WARSAW, Poland (AP) — Polish police on Friday raided an organization that monitors racism and xenophobia and the private homes of some of its board members, seizing computers.
The head of the Monitoring Center on Racist and Xenophobic Behavior said he considers the early-morning raids on Friday an attempt to intimidate the group and destroy evidence that is inconvenient for the authorities.
"It is a form of revenge on us, they want to silence us," Rafal Gawel told The Associated Press.
He said the group has exposed ties between local officials, prosecutors and right-wing groups in Bialystok, a city in eastern Poland. The group also runs a theater whose program is "not appreciated by the ruling party." It challenges the traditional national values on which the government is focused.
Gawel said he and other board members were "fearing for our lives" after receiving arson threats.
Lukasz Janyst, a spokesman for prosecutors in Bialystok, confirmed there were raids "at a number of locations in Warsaw" and said they were related to an investigation underway in Bialystok into fraud, the counterfeiting of documents and other wrongdoing. The investigation concerns the theater activity that the center's leaders opened in Bialystok and are now continuing in Warsaw.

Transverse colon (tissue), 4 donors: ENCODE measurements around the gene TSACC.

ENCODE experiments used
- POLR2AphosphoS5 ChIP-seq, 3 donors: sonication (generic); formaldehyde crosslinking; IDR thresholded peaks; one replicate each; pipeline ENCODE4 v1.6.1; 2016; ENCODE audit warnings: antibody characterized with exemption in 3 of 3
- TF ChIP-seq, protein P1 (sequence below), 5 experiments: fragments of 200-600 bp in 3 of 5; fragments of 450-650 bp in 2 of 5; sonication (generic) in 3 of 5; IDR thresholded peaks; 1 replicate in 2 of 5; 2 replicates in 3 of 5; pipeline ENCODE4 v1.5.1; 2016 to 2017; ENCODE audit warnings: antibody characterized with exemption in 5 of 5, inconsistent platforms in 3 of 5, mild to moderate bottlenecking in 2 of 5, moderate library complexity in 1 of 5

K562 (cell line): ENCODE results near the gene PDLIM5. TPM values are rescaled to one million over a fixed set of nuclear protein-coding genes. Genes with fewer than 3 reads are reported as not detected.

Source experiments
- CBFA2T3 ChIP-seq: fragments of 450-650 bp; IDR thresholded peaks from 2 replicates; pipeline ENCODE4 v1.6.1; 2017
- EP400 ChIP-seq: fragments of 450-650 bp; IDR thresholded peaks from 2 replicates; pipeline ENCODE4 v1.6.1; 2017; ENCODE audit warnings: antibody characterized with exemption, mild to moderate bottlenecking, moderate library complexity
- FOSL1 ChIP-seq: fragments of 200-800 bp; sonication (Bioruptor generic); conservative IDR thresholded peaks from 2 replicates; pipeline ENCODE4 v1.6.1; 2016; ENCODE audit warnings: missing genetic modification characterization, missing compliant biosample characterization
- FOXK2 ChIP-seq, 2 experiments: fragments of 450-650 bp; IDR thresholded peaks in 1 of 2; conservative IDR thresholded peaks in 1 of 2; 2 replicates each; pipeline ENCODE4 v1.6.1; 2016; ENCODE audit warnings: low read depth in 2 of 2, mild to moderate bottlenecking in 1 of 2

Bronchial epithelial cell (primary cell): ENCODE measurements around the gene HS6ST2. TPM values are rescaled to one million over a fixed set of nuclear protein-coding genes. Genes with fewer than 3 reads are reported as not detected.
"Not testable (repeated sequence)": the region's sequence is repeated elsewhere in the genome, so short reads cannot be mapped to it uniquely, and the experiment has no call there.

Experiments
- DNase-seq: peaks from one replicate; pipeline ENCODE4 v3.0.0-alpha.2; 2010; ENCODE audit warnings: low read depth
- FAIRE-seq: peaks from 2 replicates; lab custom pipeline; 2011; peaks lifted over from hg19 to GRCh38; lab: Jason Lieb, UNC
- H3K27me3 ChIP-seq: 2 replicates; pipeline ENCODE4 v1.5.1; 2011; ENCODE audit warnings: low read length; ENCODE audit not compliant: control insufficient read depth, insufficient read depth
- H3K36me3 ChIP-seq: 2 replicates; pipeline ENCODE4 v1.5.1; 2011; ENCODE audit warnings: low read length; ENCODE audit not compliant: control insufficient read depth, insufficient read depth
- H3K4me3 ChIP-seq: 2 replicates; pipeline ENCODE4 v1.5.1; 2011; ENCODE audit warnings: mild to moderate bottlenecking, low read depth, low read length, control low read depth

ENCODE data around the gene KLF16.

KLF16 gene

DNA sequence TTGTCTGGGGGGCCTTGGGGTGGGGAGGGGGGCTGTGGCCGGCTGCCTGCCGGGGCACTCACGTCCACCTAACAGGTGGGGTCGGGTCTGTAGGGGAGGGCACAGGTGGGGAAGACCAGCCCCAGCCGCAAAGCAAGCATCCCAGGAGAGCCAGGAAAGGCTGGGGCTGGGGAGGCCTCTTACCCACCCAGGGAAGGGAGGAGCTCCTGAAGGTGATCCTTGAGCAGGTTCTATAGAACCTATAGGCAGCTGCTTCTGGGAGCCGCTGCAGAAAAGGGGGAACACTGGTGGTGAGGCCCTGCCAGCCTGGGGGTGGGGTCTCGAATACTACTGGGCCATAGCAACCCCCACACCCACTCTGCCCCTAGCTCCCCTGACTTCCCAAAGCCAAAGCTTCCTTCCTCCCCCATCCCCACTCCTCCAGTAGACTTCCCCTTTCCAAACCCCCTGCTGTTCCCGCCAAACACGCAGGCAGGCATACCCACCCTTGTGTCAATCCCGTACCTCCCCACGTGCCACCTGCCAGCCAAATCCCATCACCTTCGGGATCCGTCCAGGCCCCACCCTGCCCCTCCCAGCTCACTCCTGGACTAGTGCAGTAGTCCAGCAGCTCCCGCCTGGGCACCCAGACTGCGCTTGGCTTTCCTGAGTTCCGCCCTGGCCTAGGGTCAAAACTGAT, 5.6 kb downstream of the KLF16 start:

Janyst said more steps would be taken next week.
The anti-racism group said on Facebook it operates legally and accused Poland of "turning into a police state."
Some civic rights advocates say they fear authorities are trying to silence non-governmental groups, as increasingly authoritarian Hungary has done.
The center has been filing complaints to prosecutors across the nation about anti-Semitic slogans or graffiti and recently it complained to the state broadcasting authorities about an anti-Semitic comment that was broadcast on public television.